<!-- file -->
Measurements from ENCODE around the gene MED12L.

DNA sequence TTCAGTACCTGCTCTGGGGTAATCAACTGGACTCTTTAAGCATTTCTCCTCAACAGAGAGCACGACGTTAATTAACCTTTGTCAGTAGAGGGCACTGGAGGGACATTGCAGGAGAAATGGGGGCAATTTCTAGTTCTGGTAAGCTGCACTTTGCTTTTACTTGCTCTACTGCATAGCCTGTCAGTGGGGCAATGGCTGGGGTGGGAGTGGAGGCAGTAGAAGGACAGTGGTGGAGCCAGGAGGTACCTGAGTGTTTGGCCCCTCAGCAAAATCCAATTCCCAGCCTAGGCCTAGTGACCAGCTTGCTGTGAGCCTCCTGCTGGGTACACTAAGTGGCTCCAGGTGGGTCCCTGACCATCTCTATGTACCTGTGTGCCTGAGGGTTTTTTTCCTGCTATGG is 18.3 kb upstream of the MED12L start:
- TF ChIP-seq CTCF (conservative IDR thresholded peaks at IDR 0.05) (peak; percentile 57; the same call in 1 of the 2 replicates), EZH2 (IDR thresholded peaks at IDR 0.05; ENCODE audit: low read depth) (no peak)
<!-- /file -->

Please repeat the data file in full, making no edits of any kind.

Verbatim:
Measurements from ENCODE around the gene MED12L.

DNA sequence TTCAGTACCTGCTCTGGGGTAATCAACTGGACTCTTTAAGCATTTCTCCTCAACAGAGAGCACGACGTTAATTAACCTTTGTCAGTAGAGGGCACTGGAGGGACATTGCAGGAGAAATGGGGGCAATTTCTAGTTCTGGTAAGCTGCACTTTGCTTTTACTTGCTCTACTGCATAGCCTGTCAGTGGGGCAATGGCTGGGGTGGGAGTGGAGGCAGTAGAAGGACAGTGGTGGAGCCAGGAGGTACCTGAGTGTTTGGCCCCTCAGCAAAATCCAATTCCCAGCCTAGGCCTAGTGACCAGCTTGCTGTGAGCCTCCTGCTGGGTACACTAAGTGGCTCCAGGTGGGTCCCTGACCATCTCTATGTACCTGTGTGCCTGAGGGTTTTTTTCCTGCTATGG is 18.3 kb upstream of the MED12L start:
- TF ChIP-seq CTCF (conservative IDR thresholded peaks at IDR 0.05) (peak; percentile 57; the same call in 1 of the 2 replicates), EZH2 (IDR thresholded peaks at IDR 0.05; ENCODE audit: low read depth) (no peak)